In this week’s Torah portion, we read the story of Balaam, who is asked by Balak to curse the Israelis. Despite his intentions to vilify them, Balaam’s words become blessings. Balaam’s story makes clear that G‑d gave us free will and we have the choice to give blessings or curses in the world.

The recipe that I created plays off the themes of blessings versus curses and how one sees in the world. The primary ingredient is Swiss chard. It’s sprinkled with chili flakes, representing curses. This flavor is overwhelmed, though, by the sweetness of date syrup and tahini, symbolic of blessings. The slivered almonds and raisins in the dish look like eyes, representative of how we act upon what we see in the world.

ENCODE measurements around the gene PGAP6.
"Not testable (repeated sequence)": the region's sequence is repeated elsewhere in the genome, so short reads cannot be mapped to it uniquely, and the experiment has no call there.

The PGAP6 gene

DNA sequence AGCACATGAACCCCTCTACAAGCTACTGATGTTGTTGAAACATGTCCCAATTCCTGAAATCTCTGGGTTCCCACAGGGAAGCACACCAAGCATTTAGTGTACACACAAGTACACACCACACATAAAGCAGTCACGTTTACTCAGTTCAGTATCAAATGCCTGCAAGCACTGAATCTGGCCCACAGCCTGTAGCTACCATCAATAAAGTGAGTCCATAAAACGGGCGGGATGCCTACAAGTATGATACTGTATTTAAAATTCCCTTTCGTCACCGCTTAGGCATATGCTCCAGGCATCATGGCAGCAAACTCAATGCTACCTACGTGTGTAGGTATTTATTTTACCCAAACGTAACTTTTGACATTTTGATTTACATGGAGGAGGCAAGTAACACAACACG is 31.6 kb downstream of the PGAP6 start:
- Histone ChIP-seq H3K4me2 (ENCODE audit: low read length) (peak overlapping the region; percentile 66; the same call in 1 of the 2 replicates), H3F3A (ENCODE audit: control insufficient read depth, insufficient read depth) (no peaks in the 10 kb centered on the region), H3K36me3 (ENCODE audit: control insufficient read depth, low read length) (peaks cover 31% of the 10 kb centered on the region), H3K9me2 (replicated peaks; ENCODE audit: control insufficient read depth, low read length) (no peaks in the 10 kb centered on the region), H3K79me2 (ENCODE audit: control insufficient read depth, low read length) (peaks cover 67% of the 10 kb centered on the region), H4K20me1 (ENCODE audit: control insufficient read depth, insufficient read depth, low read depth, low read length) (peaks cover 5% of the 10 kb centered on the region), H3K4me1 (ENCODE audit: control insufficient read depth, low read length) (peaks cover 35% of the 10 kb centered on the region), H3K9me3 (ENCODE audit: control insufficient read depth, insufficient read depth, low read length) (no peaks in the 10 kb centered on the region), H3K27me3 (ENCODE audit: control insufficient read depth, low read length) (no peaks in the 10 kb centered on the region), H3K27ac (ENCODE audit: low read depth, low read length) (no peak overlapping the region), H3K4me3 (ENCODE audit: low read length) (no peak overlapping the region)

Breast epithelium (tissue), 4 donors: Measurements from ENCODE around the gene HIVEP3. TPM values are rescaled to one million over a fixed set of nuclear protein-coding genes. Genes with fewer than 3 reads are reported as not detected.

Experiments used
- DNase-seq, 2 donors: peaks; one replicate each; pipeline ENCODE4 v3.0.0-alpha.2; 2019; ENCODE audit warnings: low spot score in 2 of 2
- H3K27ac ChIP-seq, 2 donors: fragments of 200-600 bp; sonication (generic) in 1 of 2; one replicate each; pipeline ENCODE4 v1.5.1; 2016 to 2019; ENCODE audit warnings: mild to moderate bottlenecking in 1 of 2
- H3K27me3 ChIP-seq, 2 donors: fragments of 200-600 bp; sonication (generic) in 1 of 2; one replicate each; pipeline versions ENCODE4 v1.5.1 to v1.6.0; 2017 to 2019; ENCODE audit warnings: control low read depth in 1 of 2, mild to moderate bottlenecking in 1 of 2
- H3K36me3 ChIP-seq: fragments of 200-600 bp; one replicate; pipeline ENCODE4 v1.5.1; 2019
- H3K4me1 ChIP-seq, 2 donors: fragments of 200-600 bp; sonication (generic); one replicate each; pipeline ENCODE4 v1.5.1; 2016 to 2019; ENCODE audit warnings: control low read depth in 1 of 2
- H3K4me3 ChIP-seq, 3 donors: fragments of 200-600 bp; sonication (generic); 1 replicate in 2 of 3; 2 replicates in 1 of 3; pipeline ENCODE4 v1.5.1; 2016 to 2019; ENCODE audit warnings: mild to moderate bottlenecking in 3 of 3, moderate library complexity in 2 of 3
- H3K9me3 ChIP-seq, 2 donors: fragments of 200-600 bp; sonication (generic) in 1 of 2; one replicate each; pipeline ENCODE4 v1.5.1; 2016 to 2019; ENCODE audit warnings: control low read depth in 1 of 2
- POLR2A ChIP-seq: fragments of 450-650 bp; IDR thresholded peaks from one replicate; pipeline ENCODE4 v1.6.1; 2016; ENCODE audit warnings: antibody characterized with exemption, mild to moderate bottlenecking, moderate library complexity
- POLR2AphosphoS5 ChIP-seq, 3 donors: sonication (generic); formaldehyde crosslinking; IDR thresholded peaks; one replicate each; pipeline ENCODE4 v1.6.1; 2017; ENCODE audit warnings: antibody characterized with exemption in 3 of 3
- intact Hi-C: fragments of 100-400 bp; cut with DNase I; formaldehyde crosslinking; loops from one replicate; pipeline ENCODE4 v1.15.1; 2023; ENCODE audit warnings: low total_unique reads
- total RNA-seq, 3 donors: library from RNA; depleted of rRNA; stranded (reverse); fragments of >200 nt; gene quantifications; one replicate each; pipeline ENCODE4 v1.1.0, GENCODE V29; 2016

This Swiss chard recipe is the perfect combination of sweet and a hint of spice. The raisins and date honey paired with the red pepper flakes or, for more spice, schug, bring out the delicious flavor of the Swiss chard.


  • 1 large bunch of Swiss chard, washed and chopped (including stalks)
  • 1 medium white onion, chopped
  • ¼ cup raisins
  • ¼ cup slivered almonds
  • 1-2 teaspoons red pepper flakes or schug
  • 2 teaspoons date syrup
  • 3-5 tablespoons tahini
  • ½ tbsp. olive oil
  • Salt and pepper to taste


  1. Wash Swiss chard leaves and stalks. Finely chop onion and stalks. Chop Swiss chard leaves.
  2. Over low heat, add olive oil, onions and Swiss chard stalks. Sauté until soft, about 5 minutes. Add chard leaves and cook until lightly wilted, about 4 minutes.
  3. Add almonds and raisins and continue to cook for another few minutes. Add red pepper flakes, date syrup, salt and pepper. Mix well.
  4. Add tahini. The amount will vary based upon how much of the chili pepper taste you’d like to have in the dish. Mix well and cook for another minute.
  5. Serve warm.

This article originally appeared on Joy of Kosher.